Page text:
In the wake of resignation, it should not be overseen that this helps to reproduce an even more restrictive conformity. Once societies have settled down with this disillusionment about truth being impossible, then the real outcome is that those with claims of success within this system shall no longer speak to those who refuse to consume. Overseen is as well that those who merely consume shall loose as well as they will be without a true and human language to address each other in their own human self consciousness. Instead they shall become too much their own spin doctors and rationalize things by attempting to sell failures as successes while not wishing to deal with the true prices behind all success stories.

In the end, they will do very little needed to be done to hold a city as a whole together. This impasse will endanger the life of everyone still further and shall produce the kind of terror about which Bunel speaks in his film. For everything shall either implode or else erupt out of the frustration of experiencing no real pleasure in the world of objects made to appear as if of human desire when in fact they are not.

Everyone living in the city has at last refuge, namely the sky above the city. Yet when looking closer as to what is at stake in terms of space above cities, it is felt but not really known for certain when it can happen again one day. That day shall come when this space shall be darkened not by heavy clouds, but by airplanes coming in to drop their bombs. One of the first cases of that was prior to the start of Second World War Bilbao in 1937 and which gave rise to Picasso's Guernica. Walter Benjamin must have known about it as well, especially if we think again about Paul Klee's angel being swept up by the wind into the sky above the city and now seeing what approaching danger casts already a growing shadow over the entire city. For when planes penetrate the sky agove the city, then a final protection is gone. The air space above the city should be imagines like a cup of hand held over the entire city for protection. But not only bombs dropped from the sky wiped away that illusion of being protected against violence when in the city. With growing industrialization, and after 1945 with growing traffic but also pollution, climate change alters as well this concept of the sky above the city. Anyone approaching the city can see a smog cloud hovering above it. Even if nowadays pollution has become more invisible, there prevails such a health haphazard that people experience breathing difficulties and with that come all kinds of other health problems. No wonder when many conclude that it is no longer healthy to live in the city. That alters the definition of violence from which they wished to escape by moving to the city in the first place.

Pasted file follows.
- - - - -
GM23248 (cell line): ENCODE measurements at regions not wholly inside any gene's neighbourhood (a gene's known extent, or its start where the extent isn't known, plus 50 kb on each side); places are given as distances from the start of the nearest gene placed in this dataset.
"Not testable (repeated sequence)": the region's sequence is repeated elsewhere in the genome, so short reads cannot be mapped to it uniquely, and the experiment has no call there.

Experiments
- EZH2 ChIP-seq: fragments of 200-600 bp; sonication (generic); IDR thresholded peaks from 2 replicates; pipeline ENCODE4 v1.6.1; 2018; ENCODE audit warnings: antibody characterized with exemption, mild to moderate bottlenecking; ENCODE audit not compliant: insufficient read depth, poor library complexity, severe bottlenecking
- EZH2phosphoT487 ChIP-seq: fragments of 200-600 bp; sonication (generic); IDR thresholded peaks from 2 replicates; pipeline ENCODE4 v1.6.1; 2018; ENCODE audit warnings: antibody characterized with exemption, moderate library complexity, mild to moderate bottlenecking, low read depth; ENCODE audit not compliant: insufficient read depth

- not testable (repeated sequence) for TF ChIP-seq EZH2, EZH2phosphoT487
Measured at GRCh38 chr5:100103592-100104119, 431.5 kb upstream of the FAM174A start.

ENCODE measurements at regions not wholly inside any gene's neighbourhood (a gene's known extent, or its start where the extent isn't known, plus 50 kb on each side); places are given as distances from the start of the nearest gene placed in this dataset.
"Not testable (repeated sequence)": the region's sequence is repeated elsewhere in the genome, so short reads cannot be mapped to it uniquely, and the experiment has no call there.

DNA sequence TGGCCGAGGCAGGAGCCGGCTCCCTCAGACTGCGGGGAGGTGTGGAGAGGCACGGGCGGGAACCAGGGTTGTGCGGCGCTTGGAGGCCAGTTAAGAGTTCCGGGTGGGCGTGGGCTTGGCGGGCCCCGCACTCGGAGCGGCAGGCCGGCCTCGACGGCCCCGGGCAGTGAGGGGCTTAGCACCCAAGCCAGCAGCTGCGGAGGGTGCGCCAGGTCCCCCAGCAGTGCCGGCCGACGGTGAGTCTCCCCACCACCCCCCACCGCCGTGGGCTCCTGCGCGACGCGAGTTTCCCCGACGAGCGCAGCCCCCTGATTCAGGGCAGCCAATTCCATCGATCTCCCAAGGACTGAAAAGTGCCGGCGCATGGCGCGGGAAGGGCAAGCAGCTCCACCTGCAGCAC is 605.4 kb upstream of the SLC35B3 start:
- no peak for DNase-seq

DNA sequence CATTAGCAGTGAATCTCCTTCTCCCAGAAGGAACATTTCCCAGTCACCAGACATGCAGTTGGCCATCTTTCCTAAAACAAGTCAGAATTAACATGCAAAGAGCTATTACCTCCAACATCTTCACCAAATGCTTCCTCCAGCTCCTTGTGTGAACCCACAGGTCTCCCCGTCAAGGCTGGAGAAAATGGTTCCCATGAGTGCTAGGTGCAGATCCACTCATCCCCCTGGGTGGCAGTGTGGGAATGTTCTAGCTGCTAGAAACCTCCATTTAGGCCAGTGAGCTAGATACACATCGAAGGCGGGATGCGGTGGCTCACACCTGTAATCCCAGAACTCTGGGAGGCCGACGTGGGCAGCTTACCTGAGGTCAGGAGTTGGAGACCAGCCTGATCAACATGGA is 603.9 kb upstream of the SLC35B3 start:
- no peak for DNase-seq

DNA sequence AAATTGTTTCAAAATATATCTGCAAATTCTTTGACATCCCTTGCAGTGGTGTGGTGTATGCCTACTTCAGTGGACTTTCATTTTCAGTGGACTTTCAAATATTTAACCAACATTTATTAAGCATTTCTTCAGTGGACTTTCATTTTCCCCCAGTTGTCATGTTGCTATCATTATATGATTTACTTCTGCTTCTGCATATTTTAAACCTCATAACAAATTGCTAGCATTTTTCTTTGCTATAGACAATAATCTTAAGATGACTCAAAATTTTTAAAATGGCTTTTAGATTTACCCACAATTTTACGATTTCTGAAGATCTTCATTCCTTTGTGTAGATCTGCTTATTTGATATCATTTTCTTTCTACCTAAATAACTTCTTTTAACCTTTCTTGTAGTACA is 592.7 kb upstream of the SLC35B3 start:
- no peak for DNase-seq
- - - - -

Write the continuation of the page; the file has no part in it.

Still objects sold, languages spoken or not and a sky polluted and under potential threat do not constitute as of yet 'les mots et les choses' (the order of things) as depicted by Michel Foucault. He was interested in structures of representation and what shifts in power they can indicate (e.g. when a painter includes himself for the first time in the centre of the group being portrayed while the king and queen are shown to just entering the room, that is they are already at the periphery of the image to indicate changing times with feudal ages coming to an end.) Now the question is what orders are brought about by distinct compartments holding certain objects according to definite needs e.g. items for bedrooms, bathrooms or kitchen or else men's compared to women's clothes with a special department existing for children and youth. Such an order explains in a more profound way what inherent contradictions dominate in the city. Like the hospitals which categorize sickness or health problems according to certain diagnosis methods, those with broken legs on a different stations than the ones with heart problems, it influences the overall definition of what is considered to be a consumer. Like the soldier being considered healthy if he shows courage in the face of the enemy, the consumer will tackle all the confusion of items offered and find his or her way. A touch of heroism transforms this act of consumption into a kind of adventure with self claims of making a difference a part of the overall game when it comes to discovering a better item at a more reasonable, i.e. affordable price. As all of this is linked to a healthy being equal to a life in wealth, richness is preferred to anything else. That means anything which does not fit into this overall scheme made up of categories for purpose of directing consumption towards those things made available by an invisible productive side but only visible under the rulership of advertisement and the game to gain a brand name in the process, is ignored or worse excluded to the point of being branded negatively. The latter will remain without the necessary recognition by which anyone can integrate him- or herself into society.